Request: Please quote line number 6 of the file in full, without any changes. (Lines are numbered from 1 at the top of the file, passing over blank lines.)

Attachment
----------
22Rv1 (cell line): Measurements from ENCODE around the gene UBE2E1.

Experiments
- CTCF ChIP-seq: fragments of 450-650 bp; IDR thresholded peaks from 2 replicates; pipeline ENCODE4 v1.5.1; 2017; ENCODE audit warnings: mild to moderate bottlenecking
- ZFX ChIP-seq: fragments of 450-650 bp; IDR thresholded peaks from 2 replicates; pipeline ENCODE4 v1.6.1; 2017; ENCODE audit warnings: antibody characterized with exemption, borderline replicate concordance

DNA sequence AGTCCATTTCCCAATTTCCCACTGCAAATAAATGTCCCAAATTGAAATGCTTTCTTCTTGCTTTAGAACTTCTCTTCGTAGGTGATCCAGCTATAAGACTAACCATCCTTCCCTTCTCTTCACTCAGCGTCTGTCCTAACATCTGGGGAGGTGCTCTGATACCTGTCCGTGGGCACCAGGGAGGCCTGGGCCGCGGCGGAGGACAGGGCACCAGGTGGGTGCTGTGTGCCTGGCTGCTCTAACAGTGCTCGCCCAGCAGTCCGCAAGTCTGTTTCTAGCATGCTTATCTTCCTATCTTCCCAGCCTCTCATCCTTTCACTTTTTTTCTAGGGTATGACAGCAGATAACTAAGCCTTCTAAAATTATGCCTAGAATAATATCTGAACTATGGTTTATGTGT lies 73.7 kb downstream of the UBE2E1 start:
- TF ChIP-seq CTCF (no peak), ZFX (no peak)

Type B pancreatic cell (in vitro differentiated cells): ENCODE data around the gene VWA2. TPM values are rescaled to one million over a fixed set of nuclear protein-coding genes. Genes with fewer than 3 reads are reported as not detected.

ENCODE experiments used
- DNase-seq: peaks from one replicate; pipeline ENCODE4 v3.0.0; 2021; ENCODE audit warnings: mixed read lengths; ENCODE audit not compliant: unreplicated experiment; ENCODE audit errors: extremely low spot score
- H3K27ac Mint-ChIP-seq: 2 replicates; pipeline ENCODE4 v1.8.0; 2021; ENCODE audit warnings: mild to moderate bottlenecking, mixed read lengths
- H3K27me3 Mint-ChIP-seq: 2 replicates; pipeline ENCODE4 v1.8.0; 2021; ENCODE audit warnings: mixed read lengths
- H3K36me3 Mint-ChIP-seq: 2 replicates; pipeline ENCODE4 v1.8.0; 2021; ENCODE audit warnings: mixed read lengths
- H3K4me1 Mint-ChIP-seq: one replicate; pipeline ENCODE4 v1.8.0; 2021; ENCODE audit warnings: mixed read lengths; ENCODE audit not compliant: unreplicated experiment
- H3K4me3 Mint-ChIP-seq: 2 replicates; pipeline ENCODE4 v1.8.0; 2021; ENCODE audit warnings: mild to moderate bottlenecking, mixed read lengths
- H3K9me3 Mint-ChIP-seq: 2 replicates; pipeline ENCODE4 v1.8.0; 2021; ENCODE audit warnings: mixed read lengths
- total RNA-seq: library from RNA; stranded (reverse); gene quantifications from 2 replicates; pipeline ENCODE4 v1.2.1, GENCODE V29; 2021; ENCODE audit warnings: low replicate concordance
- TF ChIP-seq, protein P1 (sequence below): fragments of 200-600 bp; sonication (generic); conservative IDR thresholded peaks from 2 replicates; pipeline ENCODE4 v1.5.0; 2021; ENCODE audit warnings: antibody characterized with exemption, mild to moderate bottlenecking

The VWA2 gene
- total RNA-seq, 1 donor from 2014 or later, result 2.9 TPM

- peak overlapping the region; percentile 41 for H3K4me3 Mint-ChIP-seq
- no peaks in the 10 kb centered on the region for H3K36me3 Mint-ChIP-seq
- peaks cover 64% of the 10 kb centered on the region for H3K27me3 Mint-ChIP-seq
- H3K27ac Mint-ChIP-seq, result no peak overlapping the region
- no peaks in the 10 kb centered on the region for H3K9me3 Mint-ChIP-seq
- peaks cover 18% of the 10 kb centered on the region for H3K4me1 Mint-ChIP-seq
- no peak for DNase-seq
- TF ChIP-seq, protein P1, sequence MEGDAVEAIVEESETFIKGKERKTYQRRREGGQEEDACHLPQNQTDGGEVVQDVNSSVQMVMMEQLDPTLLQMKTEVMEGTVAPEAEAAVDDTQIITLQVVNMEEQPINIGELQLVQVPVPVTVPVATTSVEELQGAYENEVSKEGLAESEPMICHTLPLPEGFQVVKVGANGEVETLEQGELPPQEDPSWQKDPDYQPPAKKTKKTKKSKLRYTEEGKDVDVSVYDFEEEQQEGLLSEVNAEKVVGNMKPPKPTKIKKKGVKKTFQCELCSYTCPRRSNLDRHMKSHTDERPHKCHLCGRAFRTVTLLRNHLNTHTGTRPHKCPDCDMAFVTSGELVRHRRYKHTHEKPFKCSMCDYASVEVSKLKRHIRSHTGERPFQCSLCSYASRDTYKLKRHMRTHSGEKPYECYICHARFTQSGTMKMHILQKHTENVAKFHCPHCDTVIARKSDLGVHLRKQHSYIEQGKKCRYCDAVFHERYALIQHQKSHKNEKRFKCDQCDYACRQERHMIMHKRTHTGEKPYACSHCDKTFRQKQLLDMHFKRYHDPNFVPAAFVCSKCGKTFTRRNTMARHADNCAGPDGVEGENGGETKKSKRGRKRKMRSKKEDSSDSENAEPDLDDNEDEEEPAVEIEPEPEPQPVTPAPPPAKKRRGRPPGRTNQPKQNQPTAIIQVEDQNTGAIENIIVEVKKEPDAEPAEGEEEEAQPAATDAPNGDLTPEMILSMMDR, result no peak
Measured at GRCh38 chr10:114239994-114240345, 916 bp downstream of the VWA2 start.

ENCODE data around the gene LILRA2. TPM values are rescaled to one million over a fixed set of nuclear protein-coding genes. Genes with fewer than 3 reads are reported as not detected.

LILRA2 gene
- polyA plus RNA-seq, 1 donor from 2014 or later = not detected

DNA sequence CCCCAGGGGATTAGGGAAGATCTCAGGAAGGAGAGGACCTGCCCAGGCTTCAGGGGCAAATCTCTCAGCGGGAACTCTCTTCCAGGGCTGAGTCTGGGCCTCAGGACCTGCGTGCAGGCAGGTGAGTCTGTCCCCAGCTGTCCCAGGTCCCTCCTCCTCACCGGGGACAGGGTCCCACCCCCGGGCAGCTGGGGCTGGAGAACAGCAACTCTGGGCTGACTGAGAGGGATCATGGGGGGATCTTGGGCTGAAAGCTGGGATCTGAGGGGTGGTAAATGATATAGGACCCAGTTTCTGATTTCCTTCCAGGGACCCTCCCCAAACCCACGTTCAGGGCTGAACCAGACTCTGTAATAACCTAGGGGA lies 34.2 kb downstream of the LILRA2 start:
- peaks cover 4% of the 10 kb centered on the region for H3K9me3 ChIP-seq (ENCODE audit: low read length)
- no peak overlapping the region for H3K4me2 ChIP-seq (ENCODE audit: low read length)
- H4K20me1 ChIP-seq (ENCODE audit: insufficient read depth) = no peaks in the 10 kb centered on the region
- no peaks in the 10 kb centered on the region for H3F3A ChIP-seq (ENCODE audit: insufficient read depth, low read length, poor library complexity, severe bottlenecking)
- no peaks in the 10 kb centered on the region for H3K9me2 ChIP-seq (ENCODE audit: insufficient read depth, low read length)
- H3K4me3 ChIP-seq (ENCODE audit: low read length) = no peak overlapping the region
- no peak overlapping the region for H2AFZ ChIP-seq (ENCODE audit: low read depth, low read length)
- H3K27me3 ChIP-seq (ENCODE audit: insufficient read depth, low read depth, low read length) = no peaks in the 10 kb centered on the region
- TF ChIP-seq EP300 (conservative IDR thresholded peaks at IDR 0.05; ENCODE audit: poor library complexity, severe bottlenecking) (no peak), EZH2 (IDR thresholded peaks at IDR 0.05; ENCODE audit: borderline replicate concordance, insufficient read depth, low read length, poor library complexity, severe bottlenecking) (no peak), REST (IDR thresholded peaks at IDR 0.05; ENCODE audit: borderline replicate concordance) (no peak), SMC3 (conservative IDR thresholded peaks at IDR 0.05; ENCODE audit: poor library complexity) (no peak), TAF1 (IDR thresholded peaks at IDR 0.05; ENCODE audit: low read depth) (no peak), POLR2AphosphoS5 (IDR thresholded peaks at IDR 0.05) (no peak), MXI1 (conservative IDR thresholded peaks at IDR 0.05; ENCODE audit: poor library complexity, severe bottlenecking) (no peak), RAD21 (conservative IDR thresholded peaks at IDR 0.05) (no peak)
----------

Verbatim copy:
- TF ChIP-seq CTCF (no peak), ZFX (no peak)